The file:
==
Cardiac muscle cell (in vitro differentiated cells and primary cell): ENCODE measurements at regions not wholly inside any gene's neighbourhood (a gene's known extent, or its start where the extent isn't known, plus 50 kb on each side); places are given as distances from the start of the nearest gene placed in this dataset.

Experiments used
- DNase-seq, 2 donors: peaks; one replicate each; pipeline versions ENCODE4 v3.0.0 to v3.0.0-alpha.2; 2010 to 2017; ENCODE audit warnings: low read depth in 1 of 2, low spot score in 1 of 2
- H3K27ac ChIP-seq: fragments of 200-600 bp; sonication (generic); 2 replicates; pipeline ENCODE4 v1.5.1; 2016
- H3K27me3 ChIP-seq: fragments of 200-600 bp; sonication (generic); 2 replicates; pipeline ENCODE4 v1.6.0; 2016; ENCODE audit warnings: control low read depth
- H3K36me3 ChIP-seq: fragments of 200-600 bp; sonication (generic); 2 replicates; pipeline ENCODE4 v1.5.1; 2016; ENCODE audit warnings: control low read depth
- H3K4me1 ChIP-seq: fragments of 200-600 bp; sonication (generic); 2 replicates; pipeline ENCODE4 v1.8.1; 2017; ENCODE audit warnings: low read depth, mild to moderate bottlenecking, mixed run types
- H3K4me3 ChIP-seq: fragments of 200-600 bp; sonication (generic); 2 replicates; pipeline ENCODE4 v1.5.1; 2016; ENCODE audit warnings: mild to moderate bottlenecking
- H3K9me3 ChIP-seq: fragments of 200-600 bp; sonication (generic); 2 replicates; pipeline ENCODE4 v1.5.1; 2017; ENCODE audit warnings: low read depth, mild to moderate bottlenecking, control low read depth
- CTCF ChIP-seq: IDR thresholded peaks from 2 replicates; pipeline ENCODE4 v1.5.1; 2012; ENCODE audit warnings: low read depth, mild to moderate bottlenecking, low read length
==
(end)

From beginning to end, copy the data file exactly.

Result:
Cardiac muscle cell (in vitro differentiated cells and primary cell): ENCODE measurements at regions not wholly inside any gene's neighbourhood (a gene's known extent, or its start where the extent isn't known, plus 50 kb on each side); places are given as distances from the start of the nearest gene placed in this dataset.

Experiments used
- DNase-seq, 2 donors: peaks; one replicate each; pipeline versions ENCODE4 v3.0.0 to v3.0.0-alpha.2; 2010 to 2017; ENCODE audit warnings: low read depth in 1 of 2, low spot score in 1 of 2
- H3K27ac ChIP-seq: fragments of 200-600 bp; sonication (generic); 2 replicates; pipeline ENCODE4 v1.5.1; 2016
- H3K27me3 ChIP-seq: fragments of 200-600 bp; sonication (generic); 2 replicates; pipeline ENCODE4 v1.6.0; 2016; ENCODE audit warnings: control low read depth
- H3K36me3 ChIP-seq: fragments of 200-600 bp; sonication (generic); 2 replicates; pipeline ENCODE4 v1.5.1; 2016; ENCODE audit warnings: control low read depth
- H3K4me1 ChIP-seq: fragments of 200-600 bp; sonication (generic); 2 replicates; pipeline ENCODE4 v1.8.1; 2017; ENCODE audit warnings: low read depth, mild to moderate bottlenecking, mixed run types
- H3K4me3 ChIP-seq: fragments of 200-600 bp; sonication (generic); 2 replicates; pipeline ENCODE4 v1.5.1; 2016; ENCODE audit warnings: mild to moderate bottlenecking
- H3K9me3 ChIP-seq: fragments of 200-600 bp; sonication (generic); 2 replicates; pipeline ENCODE4 v1.5.1; 2017; ENCODE audit warnings: low read depth, mild to moderate bottlenecking, control low read depth
- CTCF ChIP-seq: IDR thresholded peaks from 2 replicates; pipeline ENCODE4 v1.5.1; 2012; ENCODE audit warnings: low read depth, mild to moderate bottlenecking, low read length